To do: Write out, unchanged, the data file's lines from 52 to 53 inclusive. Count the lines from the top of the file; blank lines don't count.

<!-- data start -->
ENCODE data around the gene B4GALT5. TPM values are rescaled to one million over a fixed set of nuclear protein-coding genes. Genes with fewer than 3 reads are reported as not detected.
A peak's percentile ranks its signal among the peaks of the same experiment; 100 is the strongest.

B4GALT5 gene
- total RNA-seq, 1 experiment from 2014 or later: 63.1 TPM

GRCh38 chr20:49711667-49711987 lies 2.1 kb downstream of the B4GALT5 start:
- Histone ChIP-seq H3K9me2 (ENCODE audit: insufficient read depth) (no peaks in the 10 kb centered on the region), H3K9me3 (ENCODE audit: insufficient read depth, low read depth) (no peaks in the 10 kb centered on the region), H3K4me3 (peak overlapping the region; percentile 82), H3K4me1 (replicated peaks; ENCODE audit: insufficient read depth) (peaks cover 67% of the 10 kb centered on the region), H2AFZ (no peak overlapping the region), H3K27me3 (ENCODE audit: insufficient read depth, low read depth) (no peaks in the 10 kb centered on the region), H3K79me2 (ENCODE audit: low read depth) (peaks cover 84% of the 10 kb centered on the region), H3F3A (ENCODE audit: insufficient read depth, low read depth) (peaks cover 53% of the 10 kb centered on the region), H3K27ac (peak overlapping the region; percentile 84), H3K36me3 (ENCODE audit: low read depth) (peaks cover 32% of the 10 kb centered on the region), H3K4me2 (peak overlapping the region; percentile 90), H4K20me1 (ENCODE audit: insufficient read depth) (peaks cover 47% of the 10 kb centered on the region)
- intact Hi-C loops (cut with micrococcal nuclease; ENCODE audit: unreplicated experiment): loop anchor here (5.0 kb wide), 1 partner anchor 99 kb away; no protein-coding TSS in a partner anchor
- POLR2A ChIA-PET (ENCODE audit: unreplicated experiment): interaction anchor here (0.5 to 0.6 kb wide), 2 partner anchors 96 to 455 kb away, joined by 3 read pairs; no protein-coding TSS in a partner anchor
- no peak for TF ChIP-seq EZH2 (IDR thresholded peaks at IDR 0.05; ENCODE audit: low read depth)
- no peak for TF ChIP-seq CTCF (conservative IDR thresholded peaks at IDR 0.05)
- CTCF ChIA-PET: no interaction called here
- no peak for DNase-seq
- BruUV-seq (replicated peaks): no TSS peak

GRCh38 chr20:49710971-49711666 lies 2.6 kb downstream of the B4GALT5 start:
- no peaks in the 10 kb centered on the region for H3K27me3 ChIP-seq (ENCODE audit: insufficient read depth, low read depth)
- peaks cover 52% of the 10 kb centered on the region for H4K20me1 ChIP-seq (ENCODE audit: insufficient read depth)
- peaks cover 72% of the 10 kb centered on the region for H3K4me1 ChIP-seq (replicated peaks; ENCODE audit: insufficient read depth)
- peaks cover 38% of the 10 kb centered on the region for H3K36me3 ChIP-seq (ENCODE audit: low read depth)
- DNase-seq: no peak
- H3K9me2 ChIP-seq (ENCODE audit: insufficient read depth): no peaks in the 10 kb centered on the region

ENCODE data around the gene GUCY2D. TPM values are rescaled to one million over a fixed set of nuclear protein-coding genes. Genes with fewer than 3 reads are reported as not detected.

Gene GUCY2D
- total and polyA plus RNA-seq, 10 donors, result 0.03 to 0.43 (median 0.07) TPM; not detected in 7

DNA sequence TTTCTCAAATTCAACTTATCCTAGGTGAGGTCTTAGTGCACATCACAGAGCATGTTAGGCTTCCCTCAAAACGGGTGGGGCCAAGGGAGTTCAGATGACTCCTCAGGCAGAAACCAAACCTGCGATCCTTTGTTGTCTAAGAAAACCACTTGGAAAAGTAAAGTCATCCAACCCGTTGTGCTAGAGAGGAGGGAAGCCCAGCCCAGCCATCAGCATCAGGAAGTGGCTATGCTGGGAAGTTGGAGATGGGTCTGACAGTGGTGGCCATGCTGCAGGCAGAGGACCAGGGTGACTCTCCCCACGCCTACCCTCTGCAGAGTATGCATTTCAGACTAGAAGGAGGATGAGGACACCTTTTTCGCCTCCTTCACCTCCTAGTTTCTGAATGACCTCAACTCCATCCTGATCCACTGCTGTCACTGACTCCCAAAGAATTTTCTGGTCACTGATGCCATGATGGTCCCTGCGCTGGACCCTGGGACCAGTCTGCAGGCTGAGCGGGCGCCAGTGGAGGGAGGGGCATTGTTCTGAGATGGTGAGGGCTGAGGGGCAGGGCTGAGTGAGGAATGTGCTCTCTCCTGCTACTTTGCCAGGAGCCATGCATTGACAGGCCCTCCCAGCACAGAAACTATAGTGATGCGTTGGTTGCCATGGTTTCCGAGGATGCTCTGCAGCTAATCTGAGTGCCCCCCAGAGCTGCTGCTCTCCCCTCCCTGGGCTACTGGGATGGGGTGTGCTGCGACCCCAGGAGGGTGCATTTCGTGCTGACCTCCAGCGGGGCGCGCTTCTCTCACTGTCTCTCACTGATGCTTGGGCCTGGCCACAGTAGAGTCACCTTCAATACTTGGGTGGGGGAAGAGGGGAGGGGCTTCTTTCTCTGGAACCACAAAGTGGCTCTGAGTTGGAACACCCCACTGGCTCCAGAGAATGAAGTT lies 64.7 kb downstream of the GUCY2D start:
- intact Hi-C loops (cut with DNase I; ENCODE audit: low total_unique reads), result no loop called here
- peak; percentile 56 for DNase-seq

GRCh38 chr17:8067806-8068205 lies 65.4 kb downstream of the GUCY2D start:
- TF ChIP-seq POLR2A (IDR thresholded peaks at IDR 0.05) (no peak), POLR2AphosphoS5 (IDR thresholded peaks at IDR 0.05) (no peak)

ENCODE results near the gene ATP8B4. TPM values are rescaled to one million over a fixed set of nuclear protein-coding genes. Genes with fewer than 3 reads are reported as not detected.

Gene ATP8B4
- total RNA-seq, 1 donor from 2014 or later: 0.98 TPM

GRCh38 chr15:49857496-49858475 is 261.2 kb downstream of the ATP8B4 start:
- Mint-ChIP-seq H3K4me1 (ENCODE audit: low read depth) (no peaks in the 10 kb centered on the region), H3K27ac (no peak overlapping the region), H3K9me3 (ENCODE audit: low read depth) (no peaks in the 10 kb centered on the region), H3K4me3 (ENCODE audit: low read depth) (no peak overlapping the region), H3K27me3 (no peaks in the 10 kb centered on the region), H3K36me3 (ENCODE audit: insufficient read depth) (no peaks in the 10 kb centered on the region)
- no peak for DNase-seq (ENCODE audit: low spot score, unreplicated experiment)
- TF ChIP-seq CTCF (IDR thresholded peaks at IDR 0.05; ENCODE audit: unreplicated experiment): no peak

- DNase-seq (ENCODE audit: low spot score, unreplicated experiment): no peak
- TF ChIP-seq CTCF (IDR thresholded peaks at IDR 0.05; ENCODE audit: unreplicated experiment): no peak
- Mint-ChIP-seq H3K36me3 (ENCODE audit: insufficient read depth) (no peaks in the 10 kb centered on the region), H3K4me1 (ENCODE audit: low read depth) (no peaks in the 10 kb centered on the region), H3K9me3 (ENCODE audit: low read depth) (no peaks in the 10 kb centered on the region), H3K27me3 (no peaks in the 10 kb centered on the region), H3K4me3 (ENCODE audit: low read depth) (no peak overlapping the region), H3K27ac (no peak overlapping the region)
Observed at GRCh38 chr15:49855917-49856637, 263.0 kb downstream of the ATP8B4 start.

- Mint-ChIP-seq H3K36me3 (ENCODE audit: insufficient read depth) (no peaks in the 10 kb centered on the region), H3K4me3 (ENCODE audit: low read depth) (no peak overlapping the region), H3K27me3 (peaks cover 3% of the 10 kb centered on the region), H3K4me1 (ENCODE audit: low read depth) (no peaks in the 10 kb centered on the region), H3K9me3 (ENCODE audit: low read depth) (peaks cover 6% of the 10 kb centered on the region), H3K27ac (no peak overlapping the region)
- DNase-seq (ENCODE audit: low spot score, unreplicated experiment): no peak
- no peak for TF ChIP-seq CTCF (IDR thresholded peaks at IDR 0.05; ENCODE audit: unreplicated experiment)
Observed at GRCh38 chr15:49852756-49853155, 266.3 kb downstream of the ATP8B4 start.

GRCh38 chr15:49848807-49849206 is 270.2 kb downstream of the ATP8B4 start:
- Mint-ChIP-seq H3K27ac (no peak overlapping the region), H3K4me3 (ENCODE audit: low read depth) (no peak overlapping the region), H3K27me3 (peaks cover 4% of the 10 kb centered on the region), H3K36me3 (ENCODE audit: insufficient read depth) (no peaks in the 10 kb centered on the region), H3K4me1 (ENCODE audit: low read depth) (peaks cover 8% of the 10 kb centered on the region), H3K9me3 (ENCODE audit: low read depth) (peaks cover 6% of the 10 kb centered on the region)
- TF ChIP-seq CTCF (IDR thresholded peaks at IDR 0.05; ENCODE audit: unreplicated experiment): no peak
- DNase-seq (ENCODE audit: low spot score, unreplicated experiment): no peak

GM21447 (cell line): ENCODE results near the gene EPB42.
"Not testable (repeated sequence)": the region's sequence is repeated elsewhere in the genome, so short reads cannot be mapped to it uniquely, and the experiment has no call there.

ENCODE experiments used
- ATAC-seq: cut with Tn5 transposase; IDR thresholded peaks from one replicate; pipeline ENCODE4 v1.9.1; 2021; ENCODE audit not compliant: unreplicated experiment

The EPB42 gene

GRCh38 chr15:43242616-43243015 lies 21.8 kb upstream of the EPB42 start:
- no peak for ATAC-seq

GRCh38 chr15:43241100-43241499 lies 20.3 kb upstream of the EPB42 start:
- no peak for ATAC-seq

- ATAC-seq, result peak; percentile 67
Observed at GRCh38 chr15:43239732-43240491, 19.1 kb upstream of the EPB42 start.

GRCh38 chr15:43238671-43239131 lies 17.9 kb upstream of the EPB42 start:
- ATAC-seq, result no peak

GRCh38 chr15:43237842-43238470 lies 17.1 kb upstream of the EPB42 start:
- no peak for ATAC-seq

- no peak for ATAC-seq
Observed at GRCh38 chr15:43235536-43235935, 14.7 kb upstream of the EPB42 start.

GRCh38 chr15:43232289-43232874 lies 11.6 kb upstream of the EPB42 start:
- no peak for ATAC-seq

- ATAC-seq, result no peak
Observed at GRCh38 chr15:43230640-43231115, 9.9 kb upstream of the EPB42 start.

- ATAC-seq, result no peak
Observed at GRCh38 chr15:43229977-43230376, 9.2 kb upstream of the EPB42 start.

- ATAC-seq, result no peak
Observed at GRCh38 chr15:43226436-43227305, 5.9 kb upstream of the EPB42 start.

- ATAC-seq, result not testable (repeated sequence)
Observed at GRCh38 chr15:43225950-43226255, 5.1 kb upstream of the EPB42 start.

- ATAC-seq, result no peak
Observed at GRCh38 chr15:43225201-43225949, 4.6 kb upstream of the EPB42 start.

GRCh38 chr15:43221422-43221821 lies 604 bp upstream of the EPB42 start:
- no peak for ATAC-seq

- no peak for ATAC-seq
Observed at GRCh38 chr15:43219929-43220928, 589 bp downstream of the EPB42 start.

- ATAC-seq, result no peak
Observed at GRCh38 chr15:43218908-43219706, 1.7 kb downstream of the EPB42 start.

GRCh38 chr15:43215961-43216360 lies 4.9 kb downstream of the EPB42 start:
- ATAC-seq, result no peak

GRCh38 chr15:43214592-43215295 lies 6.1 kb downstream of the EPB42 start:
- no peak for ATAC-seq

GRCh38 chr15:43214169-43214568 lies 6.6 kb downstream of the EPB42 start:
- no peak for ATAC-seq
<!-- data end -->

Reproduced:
The EPB42 gene

GRCh38 chr15:43242616-43243015 lies 21.8 kb upstream of the EPB42 start: